Researchers have reported the results of the first randomized clinical trial to test a novel strategy involving waking up and then killing the 'sleeping' HIV that is hiding in the body using an experimental approach known as 'kick and kill'.
The RIVER study aimed to improve on current care by eradicating HIV from the body, which would represent a major step forward in the search for a cure. Although investigators found no difference in effect between those participants who received the active 'kick and kill' therapy and those who had standard treatment, they say the trial paves the way for testing different combinations of therapies to tackle the HIV that persists in patients who receive antiretroviral treatment (ART).
'Kick and kill' Approach
RIVER used two medicines on top of the standard ART treatment. First, two vaccines to coach the body's immune system to recognize and destroy HIV, and second, a drug called vorinostat that would 'wake up' the reservoir cells that HIV is hiding in and force the virus to reveal itself and face the immune system. This approach to an HIV cure is called 'kick and kill' – the kick is delivered from vorinostat, and the kill comes from the body's own immune system killer cells that have been trained by the vaccines.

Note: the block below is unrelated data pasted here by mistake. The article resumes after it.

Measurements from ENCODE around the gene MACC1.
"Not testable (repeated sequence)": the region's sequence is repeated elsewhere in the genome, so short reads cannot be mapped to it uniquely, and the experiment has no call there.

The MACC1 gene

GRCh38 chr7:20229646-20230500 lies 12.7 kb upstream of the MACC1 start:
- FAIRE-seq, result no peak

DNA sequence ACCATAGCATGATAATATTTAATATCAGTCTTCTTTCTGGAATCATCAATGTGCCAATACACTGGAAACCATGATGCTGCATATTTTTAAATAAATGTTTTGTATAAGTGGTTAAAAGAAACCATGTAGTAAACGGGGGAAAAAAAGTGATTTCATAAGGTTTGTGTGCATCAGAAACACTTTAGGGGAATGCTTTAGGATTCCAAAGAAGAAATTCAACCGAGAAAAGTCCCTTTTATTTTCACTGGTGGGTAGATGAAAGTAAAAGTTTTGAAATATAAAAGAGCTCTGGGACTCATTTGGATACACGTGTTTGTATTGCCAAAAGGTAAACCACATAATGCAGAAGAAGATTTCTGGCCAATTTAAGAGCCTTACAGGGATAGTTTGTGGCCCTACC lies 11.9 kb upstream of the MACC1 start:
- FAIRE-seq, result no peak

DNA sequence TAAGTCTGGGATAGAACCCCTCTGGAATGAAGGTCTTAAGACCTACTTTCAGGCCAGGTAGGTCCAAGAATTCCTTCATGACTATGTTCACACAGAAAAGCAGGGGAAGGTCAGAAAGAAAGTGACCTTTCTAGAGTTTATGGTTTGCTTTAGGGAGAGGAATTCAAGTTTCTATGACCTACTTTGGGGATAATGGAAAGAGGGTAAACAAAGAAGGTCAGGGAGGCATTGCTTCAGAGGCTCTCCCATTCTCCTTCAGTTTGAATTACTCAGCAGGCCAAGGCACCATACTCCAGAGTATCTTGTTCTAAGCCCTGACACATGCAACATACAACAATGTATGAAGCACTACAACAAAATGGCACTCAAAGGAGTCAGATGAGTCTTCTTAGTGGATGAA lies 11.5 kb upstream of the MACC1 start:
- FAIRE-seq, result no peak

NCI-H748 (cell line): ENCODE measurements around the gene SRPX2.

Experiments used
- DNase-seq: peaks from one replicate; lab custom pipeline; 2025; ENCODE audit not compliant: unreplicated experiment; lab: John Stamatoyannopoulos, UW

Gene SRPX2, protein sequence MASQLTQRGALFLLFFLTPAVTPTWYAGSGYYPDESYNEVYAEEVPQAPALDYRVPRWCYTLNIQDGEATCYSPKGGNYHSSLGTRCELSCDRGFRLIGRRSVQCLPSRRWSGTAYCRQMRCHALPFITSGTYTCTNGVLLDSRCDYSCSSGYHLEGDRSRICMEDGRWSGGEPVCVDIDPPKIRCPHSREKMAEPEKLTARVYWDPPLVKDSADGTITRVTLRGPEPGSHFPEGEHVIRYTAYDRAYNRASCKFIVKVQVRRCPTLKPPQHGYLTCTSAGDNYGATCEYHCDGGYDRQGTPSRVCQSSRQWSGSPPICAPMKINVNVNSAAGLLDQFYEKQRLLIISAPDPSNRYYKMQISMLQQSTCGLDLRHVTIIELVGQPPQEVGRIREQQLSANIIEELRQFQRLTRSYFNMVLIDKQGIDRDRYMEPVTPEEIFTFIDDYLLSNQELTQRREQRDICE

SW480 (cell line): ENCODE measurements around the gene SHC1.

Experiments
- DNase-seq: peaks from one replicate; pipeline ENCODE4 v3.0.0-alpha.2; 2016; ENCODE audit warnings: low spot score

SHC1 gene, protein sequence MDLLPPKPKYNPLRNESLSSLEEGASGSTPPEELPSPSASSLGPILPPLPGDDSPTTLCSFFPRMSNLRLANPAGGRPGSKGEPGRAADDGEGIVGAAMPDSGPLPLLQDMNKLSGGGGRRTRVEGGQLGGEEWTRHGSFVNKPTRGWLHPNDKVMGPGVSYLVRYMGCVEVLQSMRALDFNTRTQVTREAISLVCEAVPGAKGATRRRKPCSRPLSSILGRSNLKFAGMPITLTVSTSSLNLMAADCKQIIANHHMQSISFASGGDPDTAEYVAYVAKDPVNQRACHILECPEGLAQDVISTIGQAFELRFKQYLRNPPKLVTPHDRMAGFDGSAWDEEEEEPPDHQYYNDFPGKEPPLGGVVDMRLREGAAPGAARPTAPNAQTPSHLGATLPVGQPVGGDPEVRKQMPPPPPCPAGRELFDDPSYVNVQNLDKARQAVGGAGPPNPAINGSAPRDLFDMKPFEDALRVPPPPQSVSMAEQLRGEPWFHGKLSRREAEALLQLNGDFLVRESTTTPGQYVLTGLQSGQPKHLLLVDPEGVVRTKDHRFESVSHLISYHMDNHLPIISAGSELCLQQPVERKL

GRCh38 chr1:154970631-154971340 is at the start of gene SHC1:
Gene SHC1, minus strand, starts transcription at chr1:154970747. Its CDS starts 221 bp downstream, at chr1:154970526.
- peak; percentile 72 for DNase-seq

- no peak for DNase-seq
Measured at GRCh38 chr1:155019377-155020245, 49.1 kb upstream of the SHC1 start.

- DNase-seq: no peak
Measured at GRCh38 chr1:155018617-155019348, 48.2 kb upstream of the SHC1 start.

Looking forward to possible next steps, Professor John Frater said: "We need to think about why we didn't see an effect. The important thing to realize is that despite these disappointing results, it does not mean that the basis of the approach is wrong. This is the very first randomized study of the 'kick and kill' concept in humans and the field now needs to work together to explore how better and more effective agents can have an impact on the HIV reservoir while remaining safe.
The vaccines used in RIVER, known as ChAdV63. HIVconsv and MVA. HIVconsv were highly effective at inducing HIV specific immune responses in the active group. Follow-up research may include giving further boosts of this vaccination together with a different kick drug or possibly using the 'next generation' of these vaccines that are now being trialed in other studies.
Professor Abdel Babiker of the MRC Clinical Trials Unit said: "Although the results are disappointing, they are unambiguous because of the randomization and completeness of follow up assessments. Because ART is so effective at reducing viral load, without the randomized control group of participants taking ART alone to compare against, we couldn't have been so confident in knowing whether the kick and kill drugs had made any impact. It's important that future HIV cure trials follow this approach and compare their outcomes to an ART-only group."
Damian Kelly said: "The cost of HIV treatment globally and the new infection rates globally mean that we have to drive towards a cure for HIV or some in-between point such as remission. Everyone involved in RIVER – the participants, the clinic staff who have such a critical role in keeping participants engaged and supported, the doctors, the lab technicians and the scientists – everyone should be proud that they were involved in the first randomized controlled HIV cure trial."